Back at the boat, Skipper and I set off for a long walk through town. Log Pond Marina is located about equidistant from Millard E. Tydings Park and three of the town’s four museums, as well as the main business district with its restaurants and shops. Havre de Grace is a marvelous hodgepodge of architectural styles, from 1950s storefront to 1890s High Victorian houses— and everything in between. The main business streets are bordered by lovely tree-lined neighborhoods and book-ended north and south by parks that border the water. And its inhabitants are friendly to a fault. As Skipper and I walked through the long summer twilight, we never had to wait for cars to cross the street; they invariably stopped to let us go first.
The next day, Colby and her dog Lacey were the first to arrive, so she and I got right to work. Leaving the dogs on the boat, we walked south along Concord Street to the Decoy Museum, just off the city’s promenade, which meanders along the waterfront from Tydings Park to Concord Point Lighthouse. We spent an hour absorbed by exhibits on duck punts, punt guns, sneak boxes (boats that sat so low in the water they were undetectable to waterfowl) and myriad other duck-hunting paraphernalia. And by decoys, dazzling in their craftsmanship and variety. And, of course, the aforementioned talking decoy-maker tableau. When we had finished our tour and re-emerged into the summer sunshine, Colby said, “Let’s not have anything related to birds for lunch.” I agreed, and we set off for downtown. We had no sooner started than we decided to detour to the lighthouse and keepers house, since it was practically next door. As a bonus, Colby pointed out, that would at least earn us a dessert.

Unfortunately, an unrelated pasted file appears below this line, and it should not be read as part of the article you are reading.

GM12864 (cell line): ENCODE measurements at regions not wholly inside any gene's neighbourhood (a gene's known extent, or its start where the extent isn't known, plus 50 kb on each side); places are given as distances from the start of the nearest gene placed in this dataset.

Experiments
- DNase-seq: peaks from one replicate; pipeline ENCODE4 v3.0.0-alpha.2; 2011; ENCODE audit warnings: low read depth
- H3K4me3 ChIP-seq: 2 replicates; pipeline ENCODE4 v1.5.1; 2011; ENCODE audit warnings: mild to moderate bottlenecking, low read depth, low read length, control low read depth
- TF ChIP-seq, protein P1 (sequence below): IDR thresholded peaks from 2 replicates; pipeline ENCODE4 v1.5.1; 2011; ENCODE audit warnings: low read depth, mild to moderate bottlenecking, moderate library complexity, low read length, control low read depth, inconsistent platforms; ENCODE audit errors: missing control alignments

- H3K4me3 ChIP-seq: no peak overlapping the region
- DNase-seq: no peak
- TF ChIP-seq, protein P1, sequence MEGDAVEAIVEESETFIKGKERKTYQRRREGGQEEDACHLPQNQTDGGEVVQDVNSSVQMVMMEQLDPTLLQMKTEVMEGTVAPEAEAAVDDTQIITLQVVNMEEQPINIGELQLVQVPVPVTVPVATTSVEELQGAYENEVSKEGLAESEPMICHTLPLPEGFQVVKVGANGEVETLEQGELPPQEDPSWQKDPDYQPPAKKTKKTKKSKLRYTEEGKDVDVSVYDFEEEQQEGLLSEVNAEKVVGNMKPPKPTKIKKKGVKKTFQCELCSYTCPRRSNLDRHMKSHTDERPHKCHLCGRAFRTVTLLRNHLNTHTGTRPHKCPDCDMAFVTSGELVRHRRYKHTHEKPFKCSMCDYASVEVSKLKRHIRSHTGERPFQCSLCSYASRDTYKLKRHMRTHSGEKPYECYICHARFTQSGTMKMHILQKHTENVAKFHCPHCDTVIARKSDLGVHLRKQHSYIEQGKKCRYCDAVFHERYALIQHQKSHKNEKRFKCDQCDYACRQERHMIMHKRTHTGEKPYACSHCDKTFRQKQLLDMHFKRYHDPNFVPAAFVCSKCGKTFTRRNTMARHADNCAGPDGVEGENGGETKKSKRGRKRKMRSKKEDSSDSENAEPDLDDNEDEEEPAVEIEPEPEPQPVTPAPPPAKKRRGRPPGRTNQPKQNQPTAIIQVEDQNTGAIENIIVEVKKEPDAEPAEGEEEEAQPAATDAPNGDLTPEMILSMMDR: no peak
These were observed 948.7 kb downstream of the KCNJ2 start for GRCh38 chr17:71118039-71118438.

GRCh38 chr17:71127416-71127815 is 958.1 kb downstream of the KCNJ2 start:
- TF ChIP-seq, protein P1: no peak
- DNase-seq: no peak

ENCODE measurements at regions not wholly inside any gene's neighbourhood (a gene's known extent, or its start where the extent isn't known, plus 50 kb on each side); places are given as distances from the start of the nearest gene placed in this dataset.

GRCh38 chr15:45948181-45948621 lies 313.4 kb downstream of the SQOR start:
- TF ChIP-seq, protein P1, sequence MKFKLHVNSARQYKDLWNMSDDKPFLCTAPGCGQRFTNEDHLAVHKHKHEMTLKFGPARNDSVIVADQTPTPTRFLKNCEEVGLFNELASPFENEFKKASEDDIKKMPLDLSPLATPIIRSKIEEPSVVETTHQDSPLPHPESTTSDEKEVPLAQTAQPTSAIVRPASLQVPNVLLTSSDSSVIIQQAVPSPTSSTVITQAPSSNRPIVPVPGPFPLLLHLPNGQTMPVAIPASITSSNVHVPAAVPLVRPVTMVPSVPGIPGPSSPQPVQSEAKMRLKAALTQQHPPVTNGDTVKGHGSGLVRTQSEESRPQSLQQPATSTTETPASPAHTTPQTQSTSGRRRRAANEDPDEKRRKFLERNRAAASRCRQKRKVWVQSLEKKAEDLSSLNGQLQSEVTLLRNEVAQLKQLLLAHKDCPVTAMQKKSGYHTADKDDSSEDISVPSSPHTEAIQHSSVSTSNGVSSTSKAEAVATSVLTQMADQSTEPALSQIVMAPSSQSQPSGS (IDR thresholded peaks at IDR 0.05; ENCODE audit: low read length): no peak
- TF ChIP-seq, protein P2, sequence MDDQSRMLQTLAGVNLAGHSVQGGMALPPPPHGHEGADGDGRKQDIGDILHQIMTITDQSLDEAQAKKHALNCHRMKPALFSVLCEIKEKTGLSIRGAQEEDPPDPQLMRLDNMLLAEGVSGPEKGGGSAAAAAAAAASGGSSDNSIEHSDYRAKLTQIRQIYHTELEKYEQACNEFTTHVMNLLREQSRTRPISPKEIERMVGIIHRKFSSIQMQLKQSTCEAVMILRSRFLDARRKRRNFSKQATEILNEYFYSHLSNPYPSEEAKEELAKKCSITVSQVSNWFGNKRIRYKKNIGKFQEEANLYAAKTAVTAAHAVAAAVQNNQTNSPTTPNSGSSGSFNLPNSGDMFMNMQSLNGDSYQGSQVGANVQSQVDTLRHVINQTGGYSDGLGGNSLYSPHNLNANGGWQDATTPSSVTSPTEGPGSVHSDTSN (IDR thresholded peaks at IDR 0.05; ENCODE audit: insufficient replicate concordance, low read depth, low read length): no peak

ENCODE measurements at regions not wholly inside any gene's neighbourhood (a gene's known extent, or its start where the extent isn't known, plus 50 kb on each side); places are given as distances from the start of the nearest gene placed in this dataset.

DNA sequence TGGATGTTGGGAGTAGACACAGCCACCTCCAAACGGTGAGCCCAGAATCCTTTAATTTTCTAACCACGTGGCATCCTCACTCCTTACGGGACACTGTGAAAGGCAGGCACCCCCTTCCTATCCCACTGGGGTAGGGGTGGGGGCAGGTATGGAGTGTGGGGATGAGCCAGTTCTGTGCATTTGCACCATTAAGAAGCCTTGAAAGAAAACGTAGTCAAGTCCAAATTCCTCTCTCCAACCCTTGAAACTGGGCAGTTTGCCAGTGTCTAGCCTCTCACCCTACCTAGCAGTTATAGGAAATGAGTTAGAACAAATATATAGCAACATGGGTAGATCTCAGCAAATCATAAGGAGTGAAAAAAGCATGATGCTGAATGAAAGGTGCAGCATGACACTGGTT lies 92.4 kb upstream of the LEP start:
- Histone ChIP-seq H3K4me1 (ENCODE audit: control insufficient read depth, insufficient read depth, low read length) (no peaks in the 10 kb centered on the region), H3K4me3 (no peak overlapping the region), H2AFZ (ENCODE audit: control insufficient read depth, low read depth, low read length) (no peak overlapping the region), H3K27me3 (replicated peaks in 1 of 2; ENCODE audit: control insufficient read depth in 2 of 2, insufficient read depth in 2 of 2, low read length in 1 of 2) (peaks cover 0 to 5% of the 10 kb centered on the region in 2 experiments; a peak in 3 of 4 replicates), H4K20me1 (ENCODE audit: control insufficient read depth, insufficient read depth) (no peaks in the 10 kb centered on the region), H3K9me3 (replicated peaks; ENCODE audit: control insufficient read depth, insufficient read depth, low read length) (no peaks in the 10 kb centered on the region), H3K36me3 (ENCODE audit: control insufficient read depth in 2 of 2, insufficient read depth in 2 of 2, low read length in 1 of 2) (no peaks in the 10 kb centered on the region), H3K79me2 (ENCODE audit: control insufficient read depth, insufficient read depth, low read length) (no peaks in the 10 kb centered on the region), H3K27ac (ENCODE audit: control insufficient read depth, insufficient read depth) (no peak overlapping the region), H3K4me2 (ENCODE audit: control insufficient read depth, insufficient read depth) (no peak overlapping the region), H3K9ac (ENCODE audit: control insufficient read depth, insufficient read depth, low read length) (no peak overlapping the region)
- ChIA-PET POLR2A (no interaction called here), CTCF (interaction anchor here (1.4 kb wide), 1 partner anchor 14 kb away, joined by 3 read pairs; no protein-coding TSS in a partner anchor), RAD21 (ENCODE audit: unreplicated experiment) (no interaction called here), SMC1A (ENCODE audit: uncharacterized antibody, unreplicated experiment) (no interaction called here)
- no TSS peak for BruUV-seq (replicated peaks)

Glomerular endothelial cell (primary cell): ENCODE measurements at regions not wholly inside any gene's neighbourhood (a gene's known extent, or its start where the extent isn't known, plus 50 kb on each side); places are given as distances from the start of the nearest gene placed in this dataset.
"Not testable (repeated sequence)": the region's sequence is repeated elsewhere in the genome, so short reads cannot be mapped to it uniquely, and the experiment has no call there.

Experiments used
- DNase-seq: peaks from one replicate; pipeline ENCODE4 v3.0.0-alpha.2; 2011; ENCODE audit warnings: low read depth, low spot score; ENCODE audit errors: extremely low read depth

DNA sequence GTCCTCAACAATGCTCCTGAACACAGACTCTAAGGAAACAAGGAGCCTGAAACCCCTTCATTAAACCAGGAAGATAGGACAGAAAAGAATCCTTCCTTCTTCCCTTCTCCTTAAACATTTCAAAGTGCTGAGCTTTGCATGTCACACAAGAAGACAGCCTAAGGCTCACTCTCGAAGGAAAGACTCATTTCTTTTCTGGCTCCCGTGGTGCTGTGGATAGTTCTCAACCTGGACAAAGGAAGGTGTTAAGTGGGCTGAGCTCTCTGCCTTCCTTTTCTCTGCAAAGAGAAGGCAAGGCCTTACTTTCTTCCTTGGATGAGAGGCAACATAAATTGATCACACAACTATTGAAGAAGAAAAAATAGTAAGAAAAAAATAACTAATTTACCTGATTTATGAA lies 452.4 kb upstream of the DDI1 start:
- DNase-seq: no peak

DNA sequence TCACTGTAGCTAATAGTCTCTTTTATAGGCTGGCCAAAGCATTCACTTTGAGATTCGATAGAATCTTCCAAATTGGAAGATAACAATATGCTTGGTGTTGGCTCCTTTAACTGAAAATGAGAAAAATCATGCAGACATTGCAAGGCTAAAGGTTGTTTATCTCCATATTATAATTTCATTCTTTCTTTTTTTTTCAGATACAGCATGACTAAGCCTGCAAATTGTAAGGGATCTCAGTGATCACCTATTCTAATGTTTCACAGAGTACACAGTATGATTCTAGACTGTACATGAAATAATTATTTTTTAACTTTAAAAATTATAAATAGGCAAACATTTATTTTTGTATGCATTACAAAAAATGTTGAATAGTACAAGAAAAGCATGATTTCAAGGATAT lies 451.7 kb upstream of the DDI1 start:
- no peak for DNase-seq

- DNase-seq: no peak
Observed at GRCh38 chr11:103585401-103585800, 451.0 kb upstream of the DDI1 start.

The Concord Point Lighthouse is the oldest continuously operating lighthouse in Maryland. It is also an unusually handy one to visit because it sits not only on land but right in the middle of town. Built of local granite in 1827 John Donahoo, the light was the city’s own War of 1812 war hero, John O’Neill. Perhaps you’ve heard of the brave Irishman who kept firing a heavy cannon at the invading British long after his fellow militiamen had retreated. That was O’Neill. He was captured but soon released by the Brits, and after the war, the story goes, he was rewarded with lifetime employment as lighthouse keeper, and a member of each succeeding generation of O’Neill served as keeper as long as the light was manually lit. The lighthouse was decommissioned in 1975 and now belongs to the city of Havre de Grace. The keeper’s house, built at the same time and also of granite, sits behind the lighthouse and has been restored, leaving the original roof line visible from the outside. Both are open to visitors, though in truth, the telling of the lighthouse’s story takes longer than the visit.